Business information written specifically for newspaper advertising departments

The University of HGTV™

Working with know-it–all clients
It’s great when clients are proactive in learning about the market, but when they begin telling you how the industry works, things may get a little mucky on how to recuperate your knowledgeable status with them, avoid perturbing the client, and working without frustration to find the best suitable solution for them.

Knowing how to deal with clients is a necessity in the real estate business. Any business that requires interaction with the public demands patience and understanding; real estate is no exception. An agent needs to know how to work with clients both professionally and intellectually. As an agent, you deal with people of all walks of life, ones that know nothing about the business and tell you so, ones that are truly intelligent in the industry, and those that think they know about the trade, because they’ve watched a TV show about it. 

Dealing with the know-it-all client who has maybe done a little bit of “research,” and who believes they now possess a degree from the “University of HGTV™” (or TLC™, or where ever) is nothing short of frustrating. It’s great when clients are proactive in learning about the market, but when they begin telling you how the industry works, things may get a little mucky on how to recuperate your knowledgeable status with them, avoid perturbing the client, and working without frustration to find the best suitable solution for them.   

The know-it-all client usually becomes a problem when setting the sale price of a home. She knows the market value of her home, and there are things she can do like mowing the lawn and planting a flower to make it even more so marketable.  Well, unfortunately, you’re caught in the middle of trying to sell the house appropriately and angering the customer. How do you avoid getting stuck between the rock and the hard place?

Listen to your client

Your client is trying to make sure she’s heard, so listen loud and clear.  She wants to have a sense of control over a situation that she palpably has no charge in. 

Be patient

Hear her out rather than cutting in to justify yourself or correct your client.  The customer is always right, or at least she is in her mind, so take the time to be calm and listen.  If your client is way off, make simple non-threatening statements that cannot be mistaken for a superior attitude.  If your client feels inferior, it’s likely she will trade in, and you’ll lose the sale.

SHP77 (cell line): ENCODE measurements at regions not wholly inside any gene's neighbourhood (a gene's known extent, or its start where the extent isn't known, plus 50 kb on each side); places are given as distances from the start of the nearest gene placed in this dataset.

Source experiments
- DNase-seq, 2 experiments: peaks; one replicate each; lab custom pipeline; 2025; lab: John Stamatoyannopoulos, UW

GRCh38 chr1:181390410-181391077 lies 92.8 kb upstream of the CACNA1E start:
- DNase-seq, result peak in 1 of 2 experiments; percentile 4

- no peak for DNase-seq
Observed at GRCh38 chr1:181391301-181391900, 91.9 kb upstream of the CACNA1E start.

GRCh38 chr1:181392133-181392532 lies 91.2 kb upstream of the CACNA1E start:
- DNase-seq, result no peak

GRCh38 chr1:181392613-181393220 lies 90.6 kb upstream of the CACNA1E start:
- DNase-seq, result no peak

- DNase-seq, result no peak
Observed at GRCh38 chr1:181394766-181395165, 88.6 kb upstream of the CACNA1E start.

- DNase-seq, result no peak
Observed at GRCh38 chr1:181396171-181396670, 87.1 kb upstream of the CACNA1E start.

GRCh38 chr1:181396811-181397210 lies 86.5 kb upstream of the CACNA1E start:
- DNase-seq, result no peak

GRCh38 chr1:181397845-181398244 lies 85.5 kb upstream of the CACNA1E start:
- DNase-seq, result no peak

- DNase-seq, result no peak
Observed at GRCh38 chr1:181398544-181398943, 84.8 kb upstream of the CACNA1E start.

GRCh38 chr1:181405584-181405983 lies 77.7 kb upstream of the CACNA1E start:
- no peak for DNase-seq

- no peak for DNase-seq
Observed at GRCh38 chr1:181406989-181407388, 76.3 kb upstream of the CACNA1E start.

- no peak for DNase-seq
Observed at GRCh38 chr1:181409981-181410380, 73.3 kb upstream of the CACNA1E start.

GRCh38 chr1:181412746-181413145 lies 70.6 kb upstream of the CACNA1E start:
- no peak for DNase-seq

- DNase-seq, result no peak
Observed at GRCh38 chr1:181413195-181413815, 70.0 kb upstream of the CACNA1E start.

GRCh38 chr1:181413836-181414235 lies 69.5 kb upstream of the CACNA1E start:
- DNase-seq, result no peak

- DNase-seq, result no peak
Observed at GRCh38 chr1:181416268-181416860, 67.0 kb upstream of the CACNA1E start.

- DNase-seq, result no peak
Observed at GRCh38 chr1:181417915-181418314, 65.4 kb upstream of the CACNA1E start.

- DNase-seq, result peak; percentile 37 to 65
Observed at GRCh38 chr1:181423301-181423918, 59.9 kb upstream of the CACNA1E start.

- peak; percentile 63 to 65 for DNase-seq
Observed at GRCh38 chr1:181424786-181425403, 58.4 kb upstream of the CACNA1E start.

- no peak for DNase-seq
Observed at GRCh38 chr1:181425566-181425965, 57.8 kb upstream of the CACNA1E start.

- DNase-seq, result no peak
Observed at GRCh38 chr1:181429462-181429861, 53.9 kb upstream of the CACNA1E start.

Agree with her

Make her feel like she’s been heard and respected. If you try to argue with the client about her knowledge, she’ll likely respond defensively, and that creates more problems. Be respectful, but don’t agree just to agree. What she says will have to be corrected if it’s wrong, but gently.

Ask her questions

Be engaged with your client.  Be interested in what she want, and what she says.  Ask questions about how big her family is, how old are the kids, if she has any pets and such, to get a peak into her lifestyle.  She’ll feel included and important.

Haggle (a little!)

If your client still won’t budge about something like the listing price, you’ll have to haggle, a little, to get it in a reasonable range.  If you don’t list it appropriately the house won’t sell and you both will end up wasting time and effort. 

Make her feel special

Be kind to those that graduated from TV-University; show them the reality of the market isn’t always as glamorous as it appears on TV, but don’t offend their intellect.

If she feels special she’s more likely to listen to your words of wisdom. Show that you’re impressed with her knowledge and that she is making valuable contributions.  When she feels special, she is more compromising and willing to listen to your suggestions. 

Be kind to those that graduated from TV-University; show them the reality of the market isn’t always as glamorous as it appears on TV, but don’t offend their intellect. Be respectful and agreeable and show them to trust you as the professional they hired.